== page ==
Which iPads hold their value, wifi or 3/4G?

Discussion in 'iPad Tips, Help and Troubleshooting' started by jlewis2727, Mar 11, 2012.

  1. jlewis2727 macrumors newbie

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    Mar 11, 2012
    #1
    I am considering selling my original iPad and getting a new one. My first iPads had AT&T 3G connectivity, but I never used it, and they are heavy as heck. I use the hotspot capability from my iPhone 4 when I want to use an iPad online, but my iPhone isn't 4G. Anyway....if I don't think I'll use the 4G capability, would it be wise to buy the 4G model anyway because of aftermarket value, or do the WiFi models hold their value just as well. TIA for your answers.
     
  2. deeddawg macrumors 604

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    #2
    In absolute dollar value, the base model seems to hold its value better than the higher level models. Don't expect to recoup any more than half of the cost of each "upgrade" step.

    In other words - Only pay for added capacity or 4G capability if you feel the cost is worth having the capability or capacity. Note that the 4G model includes real GPS capability that works even if you don't buy a data plan. (it's limited in that case to any maps or apps currently loaded unless wifi is available)

    FWIW, the wifi vs 3G iPad1 weight difference was 50g, less than 2oz. On the iPad2 and new iPad the difference is more like 10 or 12 grams. Not enough to notice IMHO.
     
  3. jlewis2727 thread starter macrumors newbie

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    #3
    That's an interesting point. The 4G model accesses GPS? What kind of apps do you mean would be able to utilize GPS? The weight difference is now greatly reduced? The iPad 1 weighs a ton and was starting to give me carpal tunnel syndrome.
     
  4. garlicipad macrumors newbie

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    Dec 8, 2011
    #4
    I sold my iPad 2 white 16gb for $300. I consider that a darn good sale. Granted the guy wanted it fast for his trip overseas.
     
  5. aneftp macrumors 601

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    Jul 28, 2007
    #5
    The Garmin app ($50) around a 2GB app.

    It can use the iPad 4G/3G native GPS without any data usage.

    That may be a big selling point for paying an extra $130. Also those iPad with gps work awesome on boat navigation.

    Was on my buddy's boat to the Florida keys and he used the iPad GPS as his main GPS for deep sea fishing. We were like halfway to Cuba on the boat.
     
  6. deeddawg macrumors 604

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    #6
    Go to http://www.apple.com/ipad/ then click on "Tech Specs" on the upper right. Easy way to familiarize yourself with the specs.

    The 3G/4G chips include a GPS chip. Works even without a data plan enabled if the app you're using has its maps or other info pre-downloaded as does the Garmin app or other navigation apps such as NavFree. As noted, the apps are big. Navfree GPS, which is free BTW, uses about 2.5GB.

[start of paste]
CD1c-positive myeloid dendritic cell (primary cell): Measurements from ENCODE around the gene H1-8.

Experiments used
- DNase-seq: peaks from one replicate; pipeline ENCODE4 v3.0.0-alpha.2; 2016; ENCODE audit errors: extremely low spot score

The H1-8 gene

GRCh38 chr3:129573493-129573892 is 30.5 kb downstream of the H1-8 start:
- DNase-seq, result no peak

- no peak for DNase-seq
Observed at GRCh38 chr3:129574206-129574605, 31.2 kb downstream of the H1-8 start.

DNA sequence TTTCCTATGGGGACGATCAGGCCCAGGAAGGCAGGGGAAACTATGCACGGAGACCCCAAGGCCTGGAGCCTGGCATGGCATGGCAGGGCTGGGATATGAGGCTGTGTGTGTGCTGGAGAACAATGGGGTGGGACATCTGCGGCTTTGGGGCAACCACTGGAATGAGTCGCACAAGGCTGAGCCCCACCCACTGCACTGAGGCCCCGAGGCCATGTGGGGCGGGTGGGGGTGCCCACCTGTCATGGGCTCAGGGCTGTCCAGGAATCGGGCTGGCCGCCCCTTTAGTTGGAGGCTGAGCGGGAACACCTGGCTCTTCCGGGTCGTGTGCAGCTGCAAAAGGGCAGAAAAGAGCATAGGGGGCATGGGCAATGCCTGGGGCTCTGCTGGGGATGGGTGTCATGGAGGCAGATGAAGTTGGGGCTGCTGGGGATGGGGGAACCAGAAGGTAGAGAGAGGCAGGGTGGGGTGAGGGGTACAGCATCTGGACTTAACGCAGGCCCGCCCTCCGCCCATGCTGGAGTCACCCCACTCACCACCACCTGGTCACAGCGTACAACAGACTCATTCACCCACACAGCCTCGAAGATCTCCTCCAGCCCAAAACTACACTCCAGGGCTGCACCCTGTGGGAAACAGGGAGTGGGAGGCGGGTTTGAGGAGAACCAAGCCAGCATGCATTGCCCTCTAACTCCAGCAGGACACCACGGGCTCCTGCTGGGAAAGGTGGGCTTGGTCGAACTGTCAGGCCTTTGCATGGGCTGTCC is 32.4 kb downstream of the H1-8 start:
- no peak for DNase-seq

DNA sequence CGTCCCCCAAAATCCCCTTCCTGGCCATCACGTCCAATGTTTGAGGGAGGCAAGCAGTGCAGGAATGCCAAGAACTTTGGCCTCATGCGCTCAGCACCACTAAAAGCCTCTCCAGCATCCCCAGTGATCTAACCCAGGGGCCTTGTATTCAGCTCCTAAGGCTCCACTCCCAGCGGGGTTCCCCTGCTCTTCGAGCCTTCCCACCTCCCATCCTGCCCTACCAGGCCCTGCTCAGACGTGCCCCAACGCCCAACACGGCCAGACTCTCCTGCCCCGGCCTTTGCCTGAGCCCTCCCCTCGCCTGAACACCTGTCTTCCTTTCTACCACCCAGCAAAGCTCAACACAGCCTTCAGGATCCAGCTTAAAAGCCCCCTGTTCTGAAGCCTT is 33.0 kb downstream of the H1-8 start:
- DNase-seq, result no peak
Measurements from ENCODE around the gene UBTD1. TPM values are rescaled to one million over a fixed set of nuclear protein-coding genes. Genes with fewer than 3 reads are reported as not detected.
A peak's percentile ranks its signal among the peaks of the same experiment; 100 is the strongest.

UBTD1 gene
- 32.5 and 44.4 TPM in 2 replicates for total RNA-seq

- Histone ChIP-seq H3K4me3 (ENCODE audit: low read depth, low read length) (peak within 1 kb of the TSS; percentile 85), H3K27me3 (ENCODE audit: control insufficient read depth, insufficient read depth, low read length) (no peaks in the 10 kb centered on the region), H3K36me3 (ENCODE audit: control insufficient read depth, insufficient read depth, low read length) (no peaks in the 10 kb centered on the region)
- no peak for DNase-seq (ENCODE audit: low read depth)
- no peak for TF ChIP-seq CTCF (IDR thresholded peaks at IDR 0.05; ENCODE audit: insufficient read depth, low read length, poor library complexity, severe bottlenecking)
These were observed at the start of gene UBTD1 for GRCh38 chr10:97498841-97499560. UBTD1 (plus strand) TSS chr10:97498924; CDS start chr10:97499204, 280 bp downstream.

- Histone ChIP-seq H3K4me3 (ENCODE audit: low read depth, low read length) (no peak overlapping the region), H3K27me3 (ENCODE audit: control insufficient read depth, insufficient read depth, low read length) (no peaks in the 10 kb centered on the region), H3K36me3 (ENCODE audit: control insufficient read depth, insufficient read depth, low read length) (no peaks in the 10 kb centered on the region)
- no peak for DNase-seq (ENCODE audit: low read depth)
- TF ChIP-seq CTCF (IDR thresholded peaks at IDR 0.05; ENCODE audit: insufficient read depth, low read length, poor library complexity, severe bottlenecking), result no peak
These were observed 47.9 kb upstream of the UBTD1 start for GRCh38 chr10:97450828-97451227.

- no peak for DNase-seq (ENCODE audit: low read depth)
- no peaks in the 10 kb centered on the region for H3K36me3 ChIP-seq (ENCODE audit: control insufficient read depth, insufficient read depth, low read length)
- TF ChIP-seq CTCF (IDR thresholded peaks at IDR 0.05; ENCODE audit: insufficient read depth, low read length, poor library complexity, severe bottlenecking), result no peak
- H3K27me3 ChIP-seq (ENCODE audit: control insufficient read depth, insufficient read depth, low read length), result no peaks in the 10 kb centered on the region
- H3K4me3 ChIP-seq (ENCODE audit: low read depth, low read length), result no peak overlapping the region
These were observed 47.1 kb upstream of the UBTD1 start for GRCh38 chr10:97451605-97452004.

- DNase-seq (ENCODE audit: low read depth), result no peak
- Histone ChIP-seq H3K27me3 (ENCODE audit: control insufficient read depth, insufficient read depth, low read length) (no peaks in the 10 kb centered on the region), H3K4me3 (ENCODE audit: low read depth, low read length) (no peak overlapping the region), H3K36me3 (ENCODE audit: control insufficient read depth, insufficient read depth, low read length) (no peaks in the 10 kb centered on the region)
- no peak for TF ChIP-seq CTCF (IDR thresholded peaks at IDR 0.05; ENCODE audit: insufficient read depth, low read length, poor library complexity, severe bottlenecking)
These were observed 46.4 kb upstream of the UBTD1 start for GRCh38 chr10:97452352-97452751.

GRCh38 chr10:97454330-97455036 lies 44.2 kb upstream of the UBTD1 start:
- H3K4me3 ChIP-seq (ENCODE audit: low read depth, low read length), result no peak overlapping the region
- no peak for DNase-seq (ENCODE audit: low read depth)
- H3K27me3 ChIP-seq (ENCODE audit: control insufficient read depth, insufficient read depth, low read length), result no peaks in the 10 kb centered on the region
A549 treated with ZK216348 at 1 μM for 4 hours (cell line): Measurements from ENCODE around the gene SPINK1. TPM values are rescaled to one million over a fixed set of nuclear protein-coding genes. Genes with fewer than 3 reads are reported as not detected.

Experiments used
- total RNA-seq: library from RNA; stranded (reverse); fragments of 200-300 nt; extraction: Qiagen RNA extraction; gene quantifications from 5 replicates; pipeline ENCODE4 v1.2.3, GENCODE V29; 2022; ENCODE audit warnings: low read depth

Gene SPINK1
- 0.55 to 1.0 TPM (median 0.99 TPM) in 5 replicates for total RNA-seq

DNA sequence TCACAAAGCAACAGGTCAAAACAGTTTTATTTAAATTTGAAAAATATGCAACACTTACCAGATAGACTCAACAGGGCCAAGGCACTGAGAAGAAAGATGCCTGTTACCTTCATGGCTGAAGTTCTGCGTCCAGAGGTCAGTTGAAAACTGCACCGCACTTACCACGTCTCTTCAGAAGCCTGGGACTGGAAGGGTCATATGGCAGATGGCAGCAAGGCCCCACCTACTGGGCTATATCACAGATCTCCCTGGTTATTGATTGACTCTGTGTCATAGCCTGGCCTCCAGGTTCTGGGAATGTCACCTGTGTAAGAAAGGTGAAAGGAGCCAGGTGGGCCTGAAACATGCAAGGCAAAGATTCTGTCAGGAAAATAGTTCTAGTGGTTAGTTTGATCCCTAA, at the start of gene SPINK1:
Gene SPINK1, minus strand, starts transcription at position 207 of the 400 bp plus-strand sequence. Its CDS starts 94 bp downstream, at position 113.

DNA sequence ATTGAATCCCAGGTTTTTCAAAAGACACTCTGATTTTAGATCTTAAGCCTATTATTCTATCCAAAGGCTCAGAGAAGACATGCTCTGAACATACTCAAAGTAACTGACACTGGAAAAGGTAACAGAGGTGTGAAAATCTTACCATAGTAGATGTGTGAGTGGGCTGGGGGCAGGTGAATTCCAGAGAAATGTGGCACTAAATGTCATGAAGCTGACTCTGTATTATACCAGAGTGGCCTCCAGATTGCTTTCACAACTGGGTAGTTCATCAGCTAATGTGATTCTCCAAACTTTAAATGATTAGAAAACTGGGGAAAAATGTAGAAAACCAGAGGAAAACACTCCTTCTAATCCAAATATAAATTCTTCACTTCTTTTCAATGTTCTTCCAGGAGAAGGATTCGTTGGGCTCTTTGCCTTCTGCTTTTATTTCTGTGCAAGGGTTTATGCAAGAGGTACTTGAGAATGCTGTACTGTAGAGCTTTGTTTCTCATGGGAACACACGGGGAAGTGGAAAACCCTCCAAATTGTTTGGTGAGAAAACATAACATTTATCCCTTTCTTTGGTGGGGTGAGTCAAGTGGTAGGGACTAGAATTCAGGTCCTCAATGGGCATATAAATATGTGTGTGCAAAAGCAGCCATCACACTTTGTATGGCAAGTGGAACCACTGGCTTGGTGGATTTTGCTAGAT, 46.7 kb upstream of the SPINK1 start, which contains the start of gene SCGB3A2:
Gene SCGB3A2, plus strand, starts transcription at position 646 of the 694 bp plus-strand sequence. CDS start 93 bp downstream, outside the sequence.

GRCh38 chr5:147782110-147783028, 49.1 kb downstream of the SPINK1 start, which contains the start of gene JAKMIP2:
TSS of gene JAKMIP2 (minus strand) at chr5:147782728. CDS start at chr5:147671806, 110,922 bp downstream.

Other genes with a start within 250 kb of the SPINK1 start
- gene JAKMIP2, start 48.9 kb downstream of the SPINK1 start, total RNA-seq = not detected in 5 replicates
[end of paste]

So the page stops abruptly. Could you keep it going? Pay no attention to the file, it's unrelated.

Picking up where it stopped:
The GPS capability works with the other location aware stuff for better accuracy than wifi location stuff when on wifi. Examples being Yelp and UrbanSpoon (very handy when travelling!), Facebook, geotagging photos, or the handy FindMyiPhone function via iCloud.

    Not everyone feels it's a value, but many people do.
     
  7. Buildbright macrumors 6502a

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    #7
    That is scary! To be offshore without a "true" gps device. 40 miles offshore you have no cell reception to assist.
     
  8. deeddawg macrumors 604

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    #8
    You're incorrect in thinking it's not a "true" GPS device, if for no reason other than aneftp's direct experience. aGPS devices typically don't require cell towers to assist in getting a fix, they use them to get a faster fix and/or increase accuracy in low-signal situations.
     
  9. Buildbright macrumors 6502a

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    Aug 25, 2011
    #9
    I live in the Tampa area and go deep sea fishing often okay buddy. aGPS (assisted GPS) and GPS are different. Ask anyone with a Captains license about using a non-saltwaterproof and cellphone signal dependant device on a boat? Offshore?

    http://www.diffen.com/difference/A-GPS_vs_GPS

    You are incorrect in talking about something you can only read about. But go ahead have fun with your phone or ipad on your boat 40 miles offshore.
     
  10. deeddawg, Mar 12, 2012
    Last edited: Mar 12, 2012

    deeddawg macrumors 604

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    #10
    Geez, take a chill pill. I never said it was a good idea to rely on a consumer grade device in a marine/saltwater environment. My point being that both get their position data from satellites even though aGPS devices can use additional means for a shorter time to first lock.

    I'm curious, you've actually used your ipad 40 miles at sea and were unable to get a GPS position even giving it time to get a lock?

    Although I've not taken an ipad to sea, I have carried iphones while backpacking in the mountains well away from any cell towers. I've never been unable to get a GPS fix even in valleys/coves with zero service from any provider. Of course that usage was just for curiosity/geotagging photos; in the mountains I rely on compass and map as neither require batteries. I would never recommend a cell phone or ipad GPS as a primary location device in a situation where one's life might depend on it.
     
  11. GoCubsGo macrumors Nehalem

    GoCubsGo

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    Feb 19, 2005
    #11
    ^ I've taken an iPhone out to sea and had issues but it was the original iPhone.
     

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